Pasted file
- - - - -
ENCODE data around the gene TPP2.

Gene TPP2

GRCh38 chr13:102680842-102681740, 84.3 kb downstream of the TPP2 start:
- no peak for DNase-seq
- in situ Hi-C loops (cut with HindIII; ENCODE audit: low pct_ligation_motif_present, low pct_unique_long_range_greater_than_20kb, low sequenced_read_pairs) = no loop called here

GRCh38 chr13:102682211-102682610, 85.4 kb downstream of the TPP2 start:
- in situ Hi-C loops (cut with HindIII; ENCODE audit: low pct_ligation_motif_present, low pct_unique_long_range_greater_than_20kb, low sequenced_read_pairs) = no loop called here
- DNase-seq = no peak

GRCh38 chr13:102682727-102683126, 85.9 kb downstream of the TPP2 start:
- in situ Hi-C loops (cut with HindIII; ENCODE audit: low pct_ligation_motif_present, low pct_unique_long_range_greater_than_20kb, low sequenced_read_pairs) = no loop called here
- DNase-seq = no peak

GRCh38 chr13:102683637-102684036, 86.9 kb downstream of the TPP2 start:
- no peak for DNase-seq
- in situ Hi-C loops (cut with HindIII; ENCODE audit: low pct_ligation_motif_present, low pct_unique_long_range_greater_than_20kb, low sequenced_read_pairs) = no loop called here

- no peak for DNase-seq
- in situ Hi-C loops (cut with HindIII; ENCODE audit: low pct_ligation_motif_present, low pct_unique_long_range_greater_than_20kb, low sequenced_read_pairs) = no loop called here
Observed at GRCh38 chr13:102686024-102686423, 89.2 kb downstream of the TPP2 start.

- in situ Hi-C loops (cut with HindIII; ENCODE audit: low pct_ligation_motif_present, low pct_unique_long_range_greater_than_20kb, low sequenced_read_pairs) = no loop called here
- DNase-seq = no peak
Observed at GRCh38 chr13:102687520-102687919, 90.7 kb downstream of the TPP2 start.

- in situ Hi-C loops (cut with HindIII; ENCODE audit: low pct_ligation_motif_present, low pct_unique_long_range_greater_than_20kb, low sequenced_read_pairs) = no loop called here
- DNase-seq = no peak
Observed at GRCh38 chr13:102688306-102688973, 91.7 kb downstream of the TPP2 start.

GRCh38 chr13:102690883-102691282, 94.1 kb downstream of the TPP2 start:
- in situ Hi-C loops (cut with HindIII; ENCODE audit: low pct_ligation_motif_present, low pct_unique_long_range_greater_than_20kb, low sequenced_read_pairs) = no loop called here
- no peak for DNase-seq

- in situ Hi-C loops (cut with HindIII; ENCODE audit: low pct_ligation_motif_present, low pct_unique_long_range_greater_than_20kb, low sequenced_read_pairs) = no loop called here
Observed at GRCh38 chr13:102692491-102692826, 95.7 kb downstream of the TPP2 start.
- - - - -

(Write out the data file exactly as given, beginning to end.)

ENCODE data around the gene TPP2.

Gene TPP2

GRCh38 chr13:102680842-102681740, 84.3 kb downstream of the TPP2 start:
- no peak for DNase-seq
- in situ Hi-C loops (cut with HindIII; ENCODE audit: low pct_ligation_motif_present, low pct_unique_long_range_greater_than_20kb, low sequenced_read_pairs) = no loop called here

GRCh38 chr13:102682211-102682610, 85.4 kb downstream of the TPP2 start:
- in situ Hi-C loops (cut with HindIII; ENCODE audit: low pct_ligation_motif_present, low pct_unique_long_range_greater_than_20kb, low sequenced_read_pairs) = no loop called here
- DNase-seq = no peak

GRCh38 chr13:102682727-102683126, 85.9 kb downstream of the TPP2 start:
- in situ Hi-C loops (cut with HindIII; ENCODE audit: low pct_ligation_motif_present, low pct_unique_long_range_greater_than_20kb, low sequenced_read_pairs) = no loop called here
- DNase-seq = no peak

GRCh38 chr13:102683637-102684036, 86.9 kb downstream of the TPP2 start:
- no peak for DNase-seq
- in situ Hi-C loops (cut with HindIII; ENCODE audit: low pct_ligation_motif_present, low pct_unique_long_range_greater_than_20kb, low sequenced_read_pairs) = no loop called here

- no peak for DNase-seq
- in situ Hi-C loops (cut with HindIII; ENCODE audit: low pct_ligation_motif_present, low pct_unique_long_range_greater_than_20kb, low sequenced_read_pairs) = no loop called here
Observed at GRCh38 chr13:102686024-102686423, 89.2 kb downstream of the TPP2 start.

- in situ Hi-C loops (cut with HindIII; ENCODE audit: low pct_ligation_motif_present, low pct_unique_long_range_greater_than_20kb, low sequenced_read_pairs) = no loop called here
- DNase-seq = no peak
Observed at GRCh38 chr13:102687520-102687919, 90.7 kb downstream of the TPP2 start.

- in situ Hi-C loops (cut with HindIII; ENCODE audit: low pct_ligation_motif_present, low pct_unique_long_range_greater_than_20kb, low sequenced_read_pairs) = no loop called here
- DNase-seq = no peak
Observed at GRCh38 chr13:102688306-102688973, 91.7 kb downstream of the TPP2 start.

GRCh38 chr13:102690883-102691282, 94.1 kb downstream of the TPP2 start:
- in situ Hi-C loops (cut with HindIII; ENCODE audit: low pct_ligation_motif_present, low pct_unique_long_range_greater_than_20kb, low sequenced_read_pairs) = no loop called here
- no peak for DNase-seq

- in situ Hi-C loops (cut with HindIII; ENCODE audit: low pct_ligation_motif_present, low pct_unique_long_range_greater_than_20kb, low sequenced_read_pairs) = no loop called here
Observed at GRCh38 chr13:102692491-102692826, 95.7 kb downstream of the TPP2 start.